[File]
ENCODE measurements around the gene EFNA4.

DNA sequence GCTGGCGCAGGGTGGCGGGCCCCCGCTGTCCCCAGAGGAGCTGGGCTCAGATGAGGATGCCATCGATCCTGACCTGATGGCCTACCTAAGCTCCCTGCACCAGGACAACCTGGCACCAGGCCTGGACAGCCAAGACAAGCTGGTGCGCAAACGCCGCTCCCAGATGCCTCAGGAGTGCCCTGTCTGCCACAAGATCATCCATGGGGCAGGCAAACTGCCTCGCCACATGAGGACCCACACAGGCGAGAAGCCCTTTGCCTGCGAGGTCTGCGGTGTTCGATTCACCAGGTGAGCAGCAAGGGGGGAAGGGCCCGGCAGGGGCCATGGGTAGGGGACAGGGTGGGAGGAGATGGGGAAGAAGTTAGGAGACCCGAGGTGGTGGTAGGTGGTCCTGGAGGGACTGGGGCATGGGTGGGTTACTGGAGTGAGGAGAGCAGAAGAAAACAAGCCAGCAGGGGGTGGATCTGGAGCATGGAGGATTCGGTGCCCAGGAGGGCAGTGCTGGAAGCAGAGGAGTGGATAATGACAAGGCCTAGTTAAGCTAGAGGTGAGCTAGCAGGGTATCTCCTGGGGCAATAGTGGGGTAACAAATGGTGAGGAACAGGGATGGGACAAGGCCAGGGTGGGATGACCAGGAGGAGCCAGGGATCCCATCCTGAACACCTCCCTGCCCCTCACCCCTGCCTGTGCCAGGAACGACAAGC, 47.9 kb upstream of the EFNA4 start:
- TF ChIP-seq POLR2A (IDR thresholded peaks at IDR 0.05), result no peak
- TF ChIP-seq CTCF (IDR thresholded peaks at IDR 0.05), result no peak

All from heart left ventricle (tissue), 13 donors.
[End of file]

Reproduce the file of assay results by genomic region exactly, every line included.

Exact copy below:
ENCODE measurements around the gene EFNA4.

DNA sequence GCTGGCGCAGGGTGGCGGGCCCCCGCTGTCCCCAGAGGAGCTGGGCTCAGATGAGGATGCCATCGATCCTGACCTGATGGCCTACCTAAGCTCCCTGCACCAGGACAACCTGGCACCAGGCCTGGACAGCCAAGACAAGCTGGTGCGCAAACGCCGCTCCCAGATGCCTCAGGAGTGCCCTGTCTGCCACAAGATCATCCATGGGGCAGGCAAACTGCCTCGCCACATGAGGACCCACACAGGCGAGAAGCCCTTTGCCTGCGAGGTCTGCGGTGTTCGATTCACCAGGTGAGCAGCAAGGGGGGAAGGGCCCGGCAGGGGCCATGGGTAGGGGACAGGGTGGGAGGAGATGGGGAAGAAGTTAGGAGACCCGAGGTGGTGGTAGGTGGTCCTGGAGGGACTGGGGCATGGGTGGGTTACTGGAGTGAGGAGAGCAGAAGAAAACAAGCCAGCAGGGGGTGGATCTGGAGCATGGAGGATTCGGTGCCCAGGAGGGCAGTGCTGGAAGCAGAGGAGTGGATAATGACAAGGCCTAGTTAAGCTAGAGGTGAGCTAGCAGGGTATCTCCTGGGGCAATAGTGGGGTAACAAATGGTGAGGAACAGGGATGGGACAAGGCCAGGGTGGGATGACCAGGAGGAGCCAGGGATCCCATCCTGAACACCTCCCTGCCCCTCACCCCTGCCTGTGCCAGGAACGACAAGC, 47.9 kb upstream of the EFNA4 start:
- TF ChIP-seq POLR2A (IDR thresholded peaks at IDR 0.05), result no peak
- TF ChIP-seq CTCF (IDR thresholded peaks at IDR 0.05), result no peak

All from heart left ventricle (tissue), 13 donors.